Heymatt: How did gold become the “metal of choice”? Even back in the ancient days it was revered. Why not lead, tin, copper or...? Who or what made gold the precious metal? — Doug Blackstock, Del Mar
So the wife is yapping in your ear, saying that this year, for her birthday, she doesn’t want another pile of raspberries or another stupid rock that looks like one of your neighbors. She wants more. You grab your club and slog out of the cave, figuring that maybe a new ear-flap fur hat would make her happy. Skunk might make a nice statement at the next cave block party. You head out along the stream, a reliable location for random animals, when suddenly something very shiny catches your eye, lodged between two stones in a little waterfall. So what’s the deal? You grab it and inspect it. It’s the shiniest thing you’ve ever seen. The sun reflects off it with a dazzling gleam. No need to scrape it or polish it to make it presentable. It’s gift-ready and will knock wifey out of her little squirrel shoes. Got birthday present written all over it. Soon enough everybody in the neighborhood is out looking for that shiny stuff.
This is definitely how gold was discovered back in the earliest days of quasi-humandom. Way more than 5000 years ago, based on current archaeological findings. Gold has been cool for as long as mankind has had an eye for the unusual. Consider that gold stands out in a streambed or in a vein in a rock. No need to smelt it to make it useful. It’s also present virtually everywhere, so hominids globewide discovered gold simultaneously. Archaeological records from 4000 B.C. indicate that gold was first used as decoration. Soon enough its brilliance and uniqueness made it magical and associated with the gods and royalty and the wealthy and powerful. By the time iron and copper came along, gold had well established itself as a unique, powerful metal. As useful as they were, iron and copper just couldn’t top the charisma already established by gold. They were practical; gold was magic. Egyptians believed their gods’ skin was made of gold. Thousands of years ago, according to scientific record, people prospected for gold. Kings sent serfs and political prisoners off to mine the stuff. Gold was already valuable enough to devote that much manpower to it, though not valuable in a monetary sense.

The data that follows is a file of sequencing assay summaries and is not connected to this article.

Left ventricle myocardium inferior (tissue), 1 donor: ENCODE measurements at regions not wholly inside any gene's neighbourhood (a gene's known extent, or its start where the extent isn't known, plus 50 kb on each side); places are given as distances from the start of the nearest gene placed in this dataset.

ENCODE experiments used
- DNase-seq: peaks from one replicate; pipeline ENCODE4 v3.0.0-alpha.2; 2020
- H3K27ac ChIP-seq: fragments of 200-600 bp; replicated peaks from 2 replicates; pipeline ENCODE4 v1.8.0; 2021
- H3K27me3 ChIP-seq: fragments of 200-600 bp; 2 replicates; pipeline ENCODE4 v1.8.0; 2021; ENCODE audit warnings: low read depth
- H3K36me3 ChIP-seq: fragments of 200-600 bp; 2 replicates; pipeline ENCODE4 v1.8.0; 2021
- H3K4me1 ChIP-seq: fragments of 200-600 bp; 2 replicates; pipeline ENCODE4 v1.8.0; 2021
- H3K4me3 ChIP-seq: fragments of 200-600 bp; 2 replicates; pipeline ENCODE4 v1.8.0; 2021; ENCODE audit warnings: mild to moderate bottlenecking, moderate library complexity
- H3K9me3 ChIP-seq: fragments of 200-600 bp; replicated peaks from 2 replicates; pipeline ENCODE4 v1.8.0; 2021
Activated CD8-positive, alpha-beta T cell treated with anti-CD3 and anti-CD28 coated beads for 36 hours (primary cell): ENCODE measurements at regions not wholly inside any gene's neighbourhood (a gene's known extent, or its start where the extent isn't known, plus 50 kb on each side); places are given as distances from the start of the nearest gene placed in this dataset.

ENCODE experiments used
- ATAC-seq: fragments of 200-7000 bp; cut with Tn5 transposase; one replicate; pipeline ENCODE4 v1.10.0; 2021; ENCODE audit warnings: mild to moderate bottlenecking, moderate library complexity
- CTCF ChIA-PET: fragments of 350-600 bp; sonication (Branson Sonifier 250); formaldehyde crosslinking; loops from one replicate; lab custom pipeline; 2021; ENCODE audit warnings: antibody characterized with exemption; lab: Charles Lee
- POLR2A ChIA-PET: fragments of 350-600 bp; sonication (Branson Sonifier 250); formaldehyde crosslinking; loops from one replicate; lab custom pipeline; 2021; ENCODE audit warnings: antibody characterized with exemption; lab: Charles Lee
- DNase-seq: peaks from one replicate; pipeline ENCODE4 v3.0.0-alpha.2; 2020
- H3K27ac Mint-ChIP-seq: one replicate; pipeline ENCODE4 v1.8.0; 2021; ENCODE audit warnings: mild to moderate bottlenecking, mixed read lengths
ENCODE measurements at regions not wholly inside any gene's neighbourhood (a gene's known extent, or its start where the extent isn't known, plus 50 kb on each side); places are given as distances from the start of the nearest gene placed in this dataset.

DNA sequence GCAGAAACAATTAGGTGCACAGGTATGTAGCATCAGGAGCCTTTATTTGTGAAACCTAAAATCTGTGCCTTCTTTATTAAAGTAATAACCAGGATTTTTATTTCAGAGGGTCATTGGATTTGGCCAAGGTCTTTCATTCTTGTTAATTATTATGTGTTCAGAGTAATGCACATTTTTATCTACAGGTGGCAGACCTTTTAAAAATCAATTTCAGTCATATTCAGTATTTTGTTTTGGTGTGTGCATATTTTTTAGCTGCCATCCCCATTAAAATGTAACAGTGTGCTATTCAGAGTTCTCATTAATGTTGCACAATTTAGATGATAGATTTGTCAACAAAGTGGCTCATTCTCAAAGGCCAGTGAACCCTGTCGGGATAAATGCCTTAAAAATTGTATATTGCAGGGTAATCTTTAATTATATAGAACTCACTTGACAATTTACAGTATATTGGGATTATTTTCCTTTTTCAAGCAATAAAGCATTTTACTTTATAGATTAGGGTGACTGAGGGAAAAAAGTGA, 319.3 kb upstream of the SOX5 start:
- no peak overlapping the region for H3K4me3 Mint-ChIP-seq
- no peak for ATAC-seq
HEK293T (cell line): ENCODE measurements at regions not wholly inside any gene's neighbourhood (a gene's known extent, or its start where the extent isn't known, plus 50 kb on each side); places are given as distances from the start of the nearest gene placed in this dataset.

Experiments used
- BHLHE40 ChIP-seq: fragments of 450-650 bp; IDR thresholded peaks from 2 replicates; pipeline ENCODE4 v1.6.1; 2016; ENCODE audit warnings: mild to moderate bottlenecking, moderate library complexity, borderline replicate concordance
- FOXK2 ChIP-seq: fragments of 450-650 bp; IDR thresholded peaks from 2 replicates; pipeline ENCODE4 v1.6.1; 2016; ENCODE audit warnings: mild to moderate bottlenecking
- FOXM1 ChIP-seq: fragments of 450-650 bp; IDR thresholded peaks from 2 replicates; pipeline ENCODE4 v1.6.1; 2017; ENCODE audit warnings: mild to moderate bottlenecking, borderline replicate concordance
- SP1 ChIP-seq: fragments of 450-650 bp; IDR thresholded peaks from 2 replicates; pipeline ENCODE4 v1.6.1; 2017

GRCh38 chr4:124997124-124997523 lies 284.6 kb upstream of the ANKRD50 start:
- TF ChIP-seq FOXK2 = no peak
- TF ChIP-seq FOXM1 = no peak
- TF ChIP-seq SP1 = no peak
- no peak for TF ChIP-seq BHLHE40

It took until 1500 B.C. or so for gold to acquire a “dollar” value. By that time, it was accepted as a standard medium of exchange. The Chinese had devised a coinlike object around 1000 B.C., and by 500 B.C. gold coins were used in every trading center. I guess you can figure the rest of gold’s history from there. Even today, thousands of vacationers motor up to the gold hills of California to re-experience the thrill our caveman felt when he plucked the first gold nugget out of an ancient stream.
Dear Matt, I use old copies of the Reader when I thaw frozen chicken breasts or beef short ribs and want to get the meat dry enough to braise and brown nicely. Does Reader newsprint have any toxic inks or dyes that will harm me? — South Park Mom
It’s about time! The Reader has finally progressed from fishwrap to chickenwrap! Grandma says that’s definitely a step up the journalistic ladder. Thank you, South Park Mom, for your ongoing respect. In our house, this is as good as a Pulitzer. But is this chickenwrap slowly killing South Park Mom’s family, an ironic repayment for her respect? No, no! The family will live to eat again — those succulent chicken breasts and spicy short ribs.
For decades, newspaper printing inks have been roughly 70 percent soy (or other vegetable) oil. The primary ink, black, is colored with carbon black, also nontoxic. Any dyes used to color the soy-oil base are vegetable in origin; pigments might have some minute metal component, but not a heavy metal. The feds have been nipping at the ink industry’s heels to make its products safe to humans and all living things, since we manage to recycle more than 70 percent of newsprint. In many states, newsprint is considered so safe it is government approved for large-scale composting operations. And the paper? It’s made mostly from recycled paper. All cellulose, all the time. Fully indigestible but otherwise harmless. And what’s more, newsprint is virtually untouched by human hands, from the cellulose slurry to the printed page, so it’s reliably germ free (well, until we get our mitts on it). Rolled-up newspapers were once recommended for use as a first-aid splint for broken bones partly because of their cleanliness. So give us your defrosting, your grease, whatever you choose to lay on us. We’re fun to read and handy as well. And comforting to know that when you serve a chicken breast you won’t find, transferred across its surface, one of our infamous boob-job ads.